Life, Death, and Growing Up on the Western Front

Author: Anthony Fletcher

Publisher: Yale University Press

ISBN: 0300198566

Category: History

Page: 352

View: 3856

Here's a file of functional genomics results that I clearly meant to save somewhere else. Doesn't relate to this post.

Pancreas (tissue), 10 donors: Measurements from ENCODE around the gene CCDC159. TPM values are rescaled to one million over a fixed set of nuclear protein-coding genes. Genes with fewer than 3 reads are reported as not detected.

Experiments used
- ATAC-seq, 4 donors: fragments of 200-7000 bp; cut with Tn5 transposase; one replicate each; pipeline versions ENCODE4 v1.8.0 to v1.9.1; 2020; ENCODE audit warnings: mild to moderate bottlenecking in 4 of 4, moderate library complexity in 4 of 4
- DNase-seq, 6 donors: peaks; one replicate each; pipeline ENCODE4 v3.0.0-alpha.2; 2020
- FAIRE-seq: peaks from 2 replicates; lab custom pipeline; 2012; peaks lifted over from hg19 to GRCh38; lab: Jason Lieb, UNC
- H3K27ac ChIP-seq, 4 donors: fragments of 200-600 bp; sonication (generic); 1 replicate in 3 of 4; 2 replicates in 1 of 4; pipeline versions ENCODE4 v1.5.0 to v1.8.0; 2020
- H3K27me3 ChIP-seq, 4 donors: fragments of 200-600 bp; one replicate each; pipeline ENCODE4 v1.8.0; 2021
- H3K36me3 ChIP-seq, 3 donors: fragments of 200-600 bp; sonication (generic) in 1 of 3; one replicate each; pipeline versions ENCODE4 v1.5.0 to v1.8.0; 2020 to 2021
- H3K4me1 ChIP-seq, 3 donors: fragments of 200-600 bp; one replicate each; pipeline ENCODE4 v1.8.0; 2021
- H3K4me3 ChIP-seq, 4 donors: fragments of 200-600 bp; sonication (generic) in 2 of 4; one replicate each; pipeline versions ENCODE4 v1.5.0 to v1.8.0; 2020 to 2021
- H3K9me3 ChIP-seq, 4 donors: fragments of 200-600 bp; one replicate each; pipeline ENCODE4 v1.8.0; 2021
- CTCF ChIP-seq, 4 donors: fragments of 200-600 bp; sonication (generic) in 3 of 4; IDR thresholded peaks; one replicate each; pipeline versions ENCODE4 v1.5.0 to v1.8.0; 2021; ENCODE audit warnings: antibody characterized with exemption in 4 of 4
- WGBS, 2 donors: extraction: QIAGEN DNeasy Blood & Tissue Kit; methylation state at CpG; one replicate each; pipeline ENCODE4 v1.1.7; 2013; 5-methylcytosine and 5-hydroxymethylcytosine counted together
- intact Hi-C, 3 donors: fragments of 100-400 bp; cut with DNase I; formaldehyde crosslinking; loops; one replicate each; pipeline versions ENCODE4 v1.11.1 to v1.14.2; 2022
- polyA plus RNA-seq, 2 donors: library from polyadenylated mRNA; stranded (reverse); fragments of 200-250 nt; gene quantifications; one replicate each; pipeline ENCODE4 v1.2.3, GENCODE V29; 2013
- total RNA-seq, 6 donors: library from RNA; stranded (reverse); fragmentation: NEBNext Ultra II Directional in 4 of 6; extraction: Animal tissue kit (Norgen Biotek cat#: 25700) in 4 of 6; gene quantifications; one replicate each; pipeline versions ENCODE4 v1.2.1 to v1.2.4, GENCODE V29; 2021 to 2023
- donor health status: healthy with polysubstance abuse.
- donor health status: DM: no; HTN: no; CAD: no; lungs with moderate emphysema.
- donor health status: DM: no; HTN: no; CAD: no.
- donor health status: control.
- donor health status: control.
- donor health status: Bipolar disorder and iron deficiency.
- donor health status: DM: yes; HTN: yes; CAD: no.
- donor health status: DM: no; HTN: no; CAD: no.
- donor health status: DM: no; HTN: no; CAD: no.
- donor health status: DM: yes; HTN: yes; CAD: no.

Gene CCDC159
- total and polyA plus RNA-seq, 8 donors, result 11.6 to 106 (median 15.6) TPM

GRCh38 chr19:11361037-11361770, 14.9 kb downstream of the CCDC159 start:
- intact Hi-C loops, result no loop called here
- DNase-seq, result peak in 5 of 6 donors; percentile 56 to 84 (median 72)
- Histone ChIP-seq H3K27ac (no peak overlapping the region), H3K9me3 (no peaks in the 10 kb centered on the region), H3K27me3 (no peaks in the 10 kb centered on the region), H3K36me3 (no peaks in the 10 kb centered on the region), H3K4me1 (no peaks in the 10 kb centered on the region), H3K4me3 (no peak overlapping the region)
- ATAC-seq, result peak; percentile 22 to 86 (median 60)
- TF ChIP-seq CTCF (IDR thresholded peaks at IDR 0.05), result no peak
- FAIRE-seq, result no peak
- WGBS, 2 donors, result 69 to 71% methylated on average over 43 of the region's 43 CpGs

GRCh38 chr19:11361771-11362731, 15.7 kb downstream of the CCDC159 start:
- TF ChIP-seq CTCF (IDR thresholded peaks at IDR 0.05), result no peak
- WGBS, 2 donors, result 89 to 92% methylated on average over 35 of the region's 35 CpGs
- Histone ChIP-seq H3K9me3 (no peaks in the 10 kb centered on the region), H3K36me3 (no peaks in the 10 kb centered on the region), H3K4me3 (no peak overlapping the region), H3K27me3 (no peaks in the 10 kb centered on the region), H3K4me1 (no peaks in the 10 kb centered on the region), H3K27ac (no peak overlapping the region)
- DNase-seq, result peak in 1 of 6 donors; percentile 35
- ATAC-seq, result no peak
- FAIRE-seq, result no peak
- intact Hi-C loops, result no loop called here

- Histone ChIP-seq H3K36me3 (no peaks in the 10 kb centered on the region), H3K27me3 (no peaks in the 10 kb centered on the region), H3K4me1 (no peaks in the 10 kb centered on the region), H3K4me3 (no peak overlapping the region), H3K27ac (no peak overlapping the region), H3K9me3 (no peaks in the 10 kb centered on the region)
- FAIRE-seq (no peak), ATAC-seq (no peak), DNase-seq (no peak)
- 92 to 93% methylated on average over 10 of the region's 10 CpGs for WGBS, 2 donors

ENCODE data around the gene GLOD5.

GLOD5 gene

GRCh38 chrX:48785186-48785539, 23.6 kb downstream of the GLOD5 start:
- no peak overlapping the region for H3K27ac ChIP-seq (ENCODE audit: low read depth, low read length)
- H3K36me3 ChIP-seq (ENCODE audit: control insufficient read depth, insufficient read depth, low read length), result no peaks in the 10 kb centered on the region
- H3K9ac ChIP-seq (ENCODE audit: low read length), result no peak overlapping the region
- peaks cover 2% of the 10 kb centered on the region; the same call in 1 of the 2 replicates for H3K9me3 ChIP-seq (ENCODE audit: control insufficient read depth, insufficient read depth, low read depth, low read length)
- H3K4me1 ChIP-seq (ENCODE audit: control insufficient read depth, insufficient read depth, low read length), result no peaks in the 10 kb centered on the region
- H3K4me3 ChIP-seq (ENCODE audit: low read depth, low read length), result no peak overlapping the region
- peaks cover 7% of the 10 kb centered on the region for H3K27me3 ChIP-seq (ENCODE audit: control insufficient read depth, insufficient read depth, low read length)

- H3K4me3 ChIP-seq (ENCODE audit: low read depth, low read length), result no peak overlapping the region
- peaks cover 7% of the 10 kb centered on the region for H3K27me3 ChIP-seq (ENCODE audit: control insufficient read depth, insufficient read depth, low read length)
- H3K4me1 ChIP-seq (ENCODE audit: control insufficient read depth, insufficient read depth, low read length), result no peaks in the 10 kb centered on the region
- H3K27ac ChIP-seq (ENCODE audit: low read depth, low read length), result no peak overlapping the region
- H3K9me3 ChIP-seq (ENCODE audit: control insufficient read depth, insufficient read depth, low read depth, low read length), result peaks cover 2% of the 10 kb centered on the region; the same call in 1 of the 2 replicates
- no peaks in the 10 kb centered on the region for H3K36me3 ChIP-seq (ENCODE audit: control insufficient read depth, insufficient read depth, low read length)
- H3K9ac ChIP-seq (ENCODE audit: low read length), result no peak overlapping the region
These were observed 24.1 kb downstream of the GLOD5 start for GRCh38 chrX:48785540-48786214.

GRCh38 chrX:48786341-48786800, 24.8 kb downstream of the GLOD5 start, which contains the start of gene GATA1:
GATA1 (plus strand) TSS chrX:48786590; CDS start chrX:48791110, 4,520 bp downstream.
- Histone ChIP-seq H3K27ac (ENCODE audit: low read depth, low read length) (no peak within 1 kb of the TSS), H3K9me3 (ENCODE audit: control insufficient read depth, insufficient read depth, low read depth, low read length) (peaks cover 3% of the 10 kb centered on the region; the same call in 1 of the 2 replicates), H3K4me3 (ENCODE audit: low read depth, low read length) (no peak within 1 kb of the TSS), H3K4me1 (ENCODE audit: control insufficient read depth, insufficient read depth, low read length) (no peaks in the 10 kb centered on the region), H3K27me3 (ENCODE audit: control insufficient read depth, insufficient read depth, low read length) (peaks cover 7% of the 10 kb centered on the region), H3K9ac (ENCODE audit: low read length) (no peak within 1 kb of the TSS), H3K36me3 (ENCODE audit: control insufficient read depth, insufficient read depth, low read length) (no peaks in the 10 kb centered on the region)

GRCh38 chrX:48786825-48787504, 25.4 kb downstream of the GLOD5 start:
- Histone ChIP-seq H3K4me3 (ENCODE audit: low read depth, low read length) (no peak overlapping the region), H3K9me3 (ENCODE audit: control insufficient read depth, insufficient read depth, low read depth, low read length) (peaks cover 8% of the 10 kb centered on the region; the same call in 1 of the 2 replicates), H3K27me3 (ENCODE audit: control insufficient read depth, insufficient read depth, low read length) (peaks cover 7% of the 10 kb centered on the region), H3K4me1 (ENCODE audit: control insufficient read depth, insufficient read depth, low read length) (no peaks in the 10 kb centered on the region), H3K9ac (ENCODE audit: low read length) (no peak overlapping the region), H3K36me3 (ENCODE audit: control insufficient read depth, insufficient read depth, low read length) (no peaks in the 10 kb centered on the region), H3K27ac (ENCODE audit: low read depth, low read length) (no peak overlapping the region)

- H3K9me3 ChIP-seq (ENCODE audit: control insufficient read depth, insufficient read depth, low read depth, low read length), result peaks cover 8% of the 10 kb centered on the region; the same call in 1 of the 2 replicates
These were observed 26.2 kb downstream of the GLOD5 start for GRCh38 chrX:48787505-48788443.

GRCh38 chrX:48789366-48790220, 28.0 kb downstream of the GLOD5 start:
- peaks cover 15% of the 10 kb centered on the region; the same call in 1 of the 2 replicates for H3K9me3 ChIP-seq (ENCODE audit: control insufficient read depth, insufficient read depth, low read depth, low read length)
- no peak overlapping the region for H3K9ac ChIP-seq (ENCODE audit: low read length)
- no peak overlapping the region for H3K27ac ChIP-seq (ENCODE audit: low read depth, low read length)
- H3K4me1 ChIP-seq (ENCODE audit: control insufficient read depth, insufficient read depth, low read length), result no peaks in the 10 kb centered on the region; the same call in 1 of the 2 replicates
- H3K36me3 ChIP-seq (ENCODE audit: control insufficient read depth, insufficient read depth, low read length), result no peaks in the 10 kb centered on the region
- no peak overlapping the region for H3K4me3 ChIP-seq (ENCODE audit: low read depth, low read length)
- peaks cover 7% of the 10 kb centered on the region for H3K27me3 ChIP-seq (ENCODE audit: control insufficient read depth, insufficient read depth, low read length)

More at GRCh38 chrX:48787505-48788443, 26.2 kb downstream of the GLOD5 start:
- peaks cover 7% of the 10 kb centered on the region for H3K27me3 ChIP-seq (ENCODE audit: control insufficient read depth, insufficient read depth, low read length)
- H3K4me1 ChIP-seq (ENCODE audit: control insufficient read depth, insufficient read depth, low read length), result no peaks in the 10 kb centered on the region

DIV This book was inspired by the author’s discovery of an extraordinary cache of letters from a soldier who was killed on the Western Front during the First World War. The soldier was his grandfather, and the letters had been tucked away, unread and unmentioned for many decades. Intrigued by the heartbreak and history of these family letters, Fletcher sought out the correspondence of other British soldiers who had volunteered for the fight against Germany. This resulting volume offers a vivid account of the physical and emotional experiences of seventeen British soldiers whose letters survive. Drawn from different regiments, social backgrounds, and areas of England and Scotland, they include twelve officers and five ordinary “Tommies.”/div DIV /div DIV The book explores the training, journey to France, fear, shellshock, and life in the trenches as well as the leisure, love, and home leave the soldiers dreamed of. Fletcher discusses the psychological responses of 17- and 18-year-old men facing appalling realities and considers the particular pressures on those who survived their fallen comrades. While acknowledging the horror and futility the soldiers of the Great War experienced, the author shows another side to the story, focusing new attention on the loyal comradeship, robust humor, and strong morale that uplifted the men at the Front and created a powerful bond among them./div